Following a video by Malik King, in which the ALS Ice Bucket Challenge is converted into the Pull Your Pants Up challenge, CNN contributor Marc Lamont Hill argued the challenge internalized the idea that black men bear a partial responsibility for attracting undue police attention.
“It suggests that somehow there’s a connection between black male profiling and our pants being sagging,” Lamont Hill said. “Before black people pulled their pants down, they were still being locked up…If we continue to tell young black men that they can behave or dress or otherwise demonstrate their way out of police oppression or police abuse, then we’re blaming the victim.”
“I find it hard to believe that Marc would be as educated as he is and as much as he has contributed to the black community and trying to overcome the negativity that’s in the community that he would actually sit here and try to justify emulating bad behavior,” the Blaze’s Tara Setmayer replied. (Hill differentiated his dislike for sagging points from belief that it factored into racial profiling.)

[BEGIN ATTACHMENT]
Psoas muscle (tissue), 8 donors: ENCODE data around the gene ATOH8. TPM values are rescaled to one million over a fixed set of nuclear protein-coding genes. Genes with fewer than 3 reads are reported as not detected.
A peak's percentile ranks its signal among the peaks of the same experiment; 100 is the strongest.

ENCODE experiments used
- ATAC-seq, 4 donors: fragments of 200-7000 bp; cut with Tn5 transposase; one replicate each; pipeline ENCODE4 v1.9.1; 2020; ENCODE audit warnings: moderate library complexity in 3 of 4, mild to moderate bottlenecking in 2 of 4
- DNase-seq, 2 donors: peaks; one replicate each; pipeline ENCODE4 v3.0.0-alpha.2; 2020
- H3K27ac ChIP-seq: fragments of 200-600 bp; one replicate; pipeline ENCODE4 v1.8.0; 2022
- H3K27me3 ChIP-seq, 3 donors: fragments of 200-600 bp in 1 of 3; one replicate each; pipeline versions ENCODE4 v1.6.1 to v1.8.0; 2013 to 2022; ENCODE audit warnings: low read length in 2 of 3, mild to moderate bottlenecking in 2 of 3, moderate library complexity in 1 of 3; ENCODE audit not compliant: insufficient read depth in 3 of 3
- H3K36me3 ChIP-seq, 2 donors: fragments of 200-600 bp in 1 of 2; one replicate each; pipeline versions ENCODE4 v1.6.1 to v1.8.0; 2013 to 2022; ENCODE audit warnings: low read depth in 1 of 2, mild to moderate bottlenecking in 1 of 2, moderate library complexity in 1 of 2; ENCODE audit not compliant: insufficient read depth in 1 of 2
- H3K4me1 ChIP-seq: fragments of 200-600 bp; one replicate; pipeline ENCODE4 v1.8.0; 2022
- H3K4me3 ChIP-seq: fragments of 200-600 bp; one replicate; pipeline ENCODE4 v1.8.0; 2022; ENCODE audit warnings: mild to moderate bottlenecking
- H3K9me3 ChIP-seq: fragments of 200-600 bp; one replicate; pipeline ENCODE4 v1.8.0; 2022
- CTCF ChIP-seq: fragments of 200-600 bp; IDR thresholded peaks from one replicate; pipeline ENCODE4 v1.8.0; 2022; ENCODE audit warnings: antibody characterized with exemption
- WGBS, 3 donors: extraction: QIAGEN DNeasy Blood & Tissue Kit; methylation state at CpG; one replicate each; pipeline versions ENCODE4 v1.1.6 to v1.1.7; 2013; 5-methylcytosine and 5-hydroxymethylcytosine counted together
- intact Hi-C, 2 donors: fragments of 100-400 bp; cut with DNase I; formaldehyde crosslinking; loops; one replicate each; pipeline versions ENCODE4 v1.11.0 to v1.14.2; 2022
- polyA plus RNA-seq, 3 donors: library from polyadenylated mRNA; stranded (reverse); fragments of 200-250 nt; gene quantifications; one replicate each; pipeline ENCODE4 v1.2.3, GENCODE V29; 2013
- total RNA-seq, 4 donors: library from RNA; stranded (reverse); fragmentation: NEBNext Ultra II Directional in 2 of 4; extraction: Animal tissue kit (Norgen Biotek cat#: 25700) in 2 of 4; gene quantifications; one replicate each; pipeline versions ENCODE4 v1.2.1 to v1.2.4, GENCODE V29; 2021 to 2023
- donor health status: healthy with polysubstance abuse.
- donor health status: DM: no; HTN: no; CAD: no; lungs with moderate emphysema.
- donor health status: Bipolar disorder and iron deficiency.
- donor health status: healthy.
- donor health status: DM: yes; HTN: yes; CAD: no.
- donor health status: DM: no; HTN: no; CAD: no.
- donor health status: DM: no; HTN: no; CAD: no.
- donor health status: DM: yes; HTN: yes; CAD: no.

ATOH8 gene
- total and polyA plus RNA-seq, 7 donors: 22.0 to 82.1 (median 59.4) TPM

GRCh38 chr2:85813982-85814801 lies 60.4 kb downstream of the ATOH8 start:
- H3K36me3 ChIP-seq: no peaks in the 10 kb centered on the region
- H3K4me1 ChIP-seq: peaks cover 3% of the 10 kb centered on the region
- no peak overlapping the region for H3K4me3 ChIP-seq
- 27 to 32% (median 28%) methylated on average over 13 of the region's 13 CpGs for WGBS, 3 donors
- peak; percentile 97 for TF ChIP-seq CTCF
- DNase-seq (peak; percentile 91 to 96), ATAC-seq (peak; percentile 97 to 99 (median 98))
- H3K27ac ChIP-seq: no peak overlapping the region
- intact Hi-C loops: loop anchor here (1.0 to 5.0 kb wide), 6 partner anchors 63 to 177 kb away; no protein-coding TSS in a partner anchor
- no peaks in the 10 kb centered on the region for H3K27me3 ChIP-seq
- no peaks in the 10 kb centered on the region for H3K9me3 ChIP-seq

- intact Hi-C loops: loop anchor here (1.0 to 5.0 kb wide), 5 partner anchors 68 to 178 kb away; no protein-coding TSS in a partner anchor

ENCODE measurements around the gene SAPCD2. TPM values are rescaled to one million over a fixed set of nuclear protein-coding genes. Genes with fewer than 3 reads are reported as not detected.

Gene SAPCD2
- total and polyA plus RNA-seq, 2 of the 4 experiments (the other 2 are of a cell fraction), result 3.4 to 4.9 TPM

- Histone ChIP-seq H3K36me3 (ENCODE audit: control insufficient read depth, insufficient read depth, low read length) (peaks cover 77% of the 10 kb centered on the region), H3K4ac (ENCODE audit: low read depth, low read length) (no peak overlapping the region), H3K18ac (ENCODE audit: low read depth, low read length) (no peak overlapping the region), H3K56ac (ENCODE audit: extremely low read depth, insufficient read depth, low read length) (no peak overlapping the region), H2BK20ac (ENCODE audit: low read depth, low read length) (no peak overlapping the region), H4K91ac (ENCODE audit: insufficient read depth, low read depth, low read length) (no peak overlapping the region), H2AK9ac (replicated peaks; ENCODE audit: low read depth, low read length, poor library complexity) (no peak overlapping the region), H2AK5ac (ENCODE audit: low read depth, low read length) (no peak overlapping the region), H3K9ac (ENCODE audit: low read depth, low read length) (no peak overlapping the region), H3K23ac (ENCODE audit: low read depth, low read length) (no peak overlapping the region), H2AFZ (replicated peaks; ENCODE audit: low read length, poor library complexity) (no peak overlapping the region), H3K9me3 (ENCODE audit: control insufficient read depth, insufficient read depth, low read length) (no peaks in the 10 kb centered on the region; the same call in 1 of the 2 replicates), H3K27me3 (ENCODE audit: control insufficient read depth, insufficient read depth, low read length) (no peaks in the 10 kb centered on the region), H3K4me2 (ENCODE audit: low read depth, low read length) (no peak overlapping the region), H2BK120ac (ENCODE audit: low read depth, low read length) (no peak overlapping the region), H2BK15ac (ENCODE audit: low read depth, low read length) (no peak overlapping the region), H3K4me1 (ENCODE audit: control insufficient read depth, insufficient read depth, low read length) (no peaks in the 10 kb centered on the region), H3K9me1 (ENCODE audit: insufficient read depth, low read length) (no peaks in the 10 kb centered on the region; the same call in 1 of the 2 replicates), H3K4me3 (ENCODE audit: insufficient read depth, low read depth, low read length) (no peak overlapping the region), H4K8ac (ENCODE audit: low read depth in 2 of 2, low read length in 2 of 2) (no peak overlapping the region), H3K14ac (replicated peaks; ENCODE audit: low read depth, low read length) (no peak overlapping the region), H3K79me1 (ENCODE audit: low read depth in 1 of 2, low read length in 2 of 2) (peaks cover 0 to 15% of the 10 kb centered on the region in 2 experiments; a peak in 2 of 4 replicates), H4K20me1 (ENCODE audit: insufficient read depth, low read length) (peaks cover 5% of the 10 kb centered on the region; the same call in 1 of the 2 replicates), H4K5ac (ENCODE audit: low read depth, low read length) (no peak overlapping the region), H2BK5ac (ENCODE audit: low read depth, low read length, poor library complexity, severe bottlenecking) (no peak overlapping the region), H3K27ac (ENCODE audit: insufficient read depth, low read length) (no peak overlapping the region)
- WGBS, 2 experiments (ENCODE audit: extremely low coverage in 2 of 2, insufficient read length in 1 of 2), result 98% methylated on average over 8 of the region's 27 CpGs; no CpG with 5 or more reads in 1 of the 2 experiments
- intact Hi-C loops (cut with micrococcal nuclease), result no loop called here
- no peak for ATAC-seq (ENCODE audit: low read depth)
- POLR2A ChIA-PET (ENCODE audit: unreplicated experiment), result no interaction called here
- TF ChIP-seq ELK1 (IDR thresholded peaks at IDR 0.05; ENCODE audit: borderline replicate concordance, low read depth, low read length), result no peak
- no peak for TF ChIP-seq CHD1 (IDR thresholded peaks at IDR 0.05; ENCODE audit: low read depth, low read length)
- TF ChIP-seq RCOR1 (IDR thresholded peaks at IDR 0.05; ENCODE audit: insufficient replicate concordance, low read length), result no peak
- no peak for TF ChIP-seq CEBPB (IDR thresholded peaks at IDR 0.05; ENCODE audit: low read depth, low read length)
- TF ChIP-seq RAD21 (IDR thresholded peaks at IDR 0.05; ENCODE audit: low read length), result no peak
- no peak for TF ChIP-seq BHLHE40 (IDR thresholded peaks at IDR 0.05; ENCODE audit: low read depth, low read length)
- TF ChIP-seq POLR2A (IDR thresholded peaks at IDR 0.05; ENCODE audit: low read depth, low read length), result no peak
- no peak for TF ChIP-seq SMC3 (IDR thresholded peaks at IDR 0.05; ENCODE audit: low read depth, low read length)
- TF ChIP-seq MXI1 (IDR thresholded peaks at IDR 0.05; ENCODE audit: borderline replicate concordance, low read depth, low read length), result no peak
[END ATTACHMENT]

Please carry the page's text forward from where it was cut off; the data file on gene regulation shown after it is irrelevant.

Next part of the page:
Lamont Hill argued that the white students he taught at Columbia and the white kids he saw in the suburbs were able to wear their pants low without contributing to their own racial profiling, causing Setmayer to say the real problem was a lack of “self reflection” in the black community. She then asked why the NAACP was fighting ordinances against showing underwear when they could be leading workshops on how to dress presentably. Lamont Hill immediately responded that they did.
Watch the clip below, via CNN:
[Image via screengrab]
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